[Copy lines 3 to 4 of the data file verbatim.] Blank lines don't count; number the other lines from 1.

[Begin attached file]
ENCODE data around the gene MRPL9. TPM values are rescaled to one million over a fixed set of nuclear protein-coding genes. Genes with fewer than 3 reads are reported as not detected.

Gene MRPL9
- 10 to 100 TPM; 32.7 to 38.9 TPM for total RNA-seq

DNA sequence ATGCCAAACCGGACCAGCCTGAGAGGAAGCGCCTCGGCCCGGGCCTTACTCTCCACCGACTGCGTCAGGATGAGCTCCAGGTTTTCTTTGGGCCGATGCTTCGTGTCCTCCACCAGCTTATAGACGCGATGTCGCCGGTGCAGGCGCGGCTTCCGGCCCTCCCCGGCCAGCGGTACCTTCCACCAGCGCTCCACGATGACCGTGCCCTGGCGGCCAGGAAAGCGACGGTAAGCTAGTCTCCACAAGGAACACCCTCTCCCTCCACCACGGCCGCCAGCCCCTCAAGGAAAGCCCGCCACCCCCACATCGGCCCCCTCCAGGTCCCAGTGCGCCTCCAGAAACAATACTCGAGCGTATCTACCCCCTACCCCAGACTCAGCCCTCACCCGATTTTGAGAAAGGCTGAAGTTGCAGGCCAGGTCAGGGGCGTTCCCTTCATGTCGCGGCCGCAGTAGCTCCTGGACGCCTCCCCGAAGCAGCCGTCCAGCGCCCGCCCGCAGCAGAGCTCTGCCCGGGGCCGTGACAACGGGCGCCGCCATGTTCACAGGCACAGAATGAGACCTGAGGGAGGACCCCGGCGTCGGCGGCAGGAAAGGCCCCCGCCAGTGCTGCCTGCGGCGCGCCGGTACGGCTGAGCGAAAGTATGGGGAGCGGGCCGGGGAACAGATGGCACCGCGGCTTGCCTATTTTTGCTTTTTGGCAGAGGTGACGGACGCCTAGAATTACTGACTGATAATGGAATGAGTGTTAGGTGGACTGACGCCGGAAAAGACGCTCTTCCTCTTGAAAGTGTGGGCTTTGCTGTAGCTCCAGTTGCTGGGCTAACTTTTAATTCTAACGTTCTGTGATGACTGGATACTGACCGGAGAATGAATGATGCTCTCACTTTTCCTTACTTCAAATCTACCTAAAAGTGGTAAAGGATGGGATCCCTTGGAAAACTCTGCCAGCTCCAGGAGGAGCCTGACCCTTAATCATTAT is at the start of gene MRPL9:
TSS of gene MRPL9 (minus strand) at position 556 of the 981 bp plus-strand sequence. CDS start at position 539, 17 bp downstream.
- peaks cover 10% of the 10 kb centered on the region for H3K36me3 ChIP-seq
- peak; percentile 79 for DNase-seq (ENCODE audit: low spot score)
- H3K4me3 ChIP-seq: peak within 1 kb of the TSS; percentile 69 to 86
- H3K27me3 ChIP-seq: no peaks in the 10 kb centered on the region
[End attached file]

- 10 to 100 TPM; 32.7 to 38.9 TPM for total RNA-seq

DNA sequence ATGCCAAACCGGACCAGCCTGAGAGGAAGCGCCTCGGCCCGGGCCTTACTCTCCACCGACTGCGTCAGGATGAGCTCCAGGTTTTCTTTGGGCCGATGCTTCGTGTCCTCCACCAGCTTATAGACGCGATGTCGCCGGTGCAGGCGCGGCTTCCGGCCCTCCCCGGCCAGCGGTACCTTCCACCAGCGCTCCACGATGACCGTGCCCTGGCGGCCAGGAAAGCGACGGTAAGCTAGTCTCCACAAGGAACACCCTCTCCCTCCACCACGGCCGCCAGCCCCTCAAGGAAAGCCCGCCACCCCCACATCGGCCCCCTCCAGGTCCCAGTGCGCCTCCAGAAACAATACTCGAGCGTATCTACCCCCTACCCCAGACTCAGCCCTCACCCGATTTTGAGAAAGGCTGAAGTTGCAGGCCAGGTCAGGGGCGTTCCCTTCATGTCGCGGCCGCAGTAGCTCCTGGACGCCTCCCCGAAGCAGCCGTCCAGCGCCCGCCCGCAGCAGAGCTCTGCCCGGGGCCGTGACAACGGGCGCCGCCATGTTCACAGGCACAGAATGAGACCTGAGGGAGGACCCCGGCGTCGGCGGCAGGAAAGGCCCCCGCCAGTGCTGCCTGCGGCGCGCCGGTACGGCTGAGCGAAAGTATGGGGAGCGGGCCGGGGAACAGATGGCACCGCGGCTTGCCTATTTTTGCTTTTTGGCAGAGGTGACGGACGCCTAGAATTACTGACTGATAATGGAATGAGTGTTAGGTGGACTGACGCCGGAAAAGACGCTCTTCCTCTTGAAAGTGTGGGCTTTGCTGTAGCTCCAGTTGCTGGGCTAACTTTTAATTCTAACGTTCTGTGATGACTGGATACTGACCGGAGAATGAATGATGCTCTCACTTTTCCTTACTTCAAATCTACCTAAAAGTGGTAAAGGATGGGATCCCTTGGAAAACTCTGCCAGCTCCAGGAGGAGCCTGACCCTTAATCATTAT is at the start of gene MRPL9: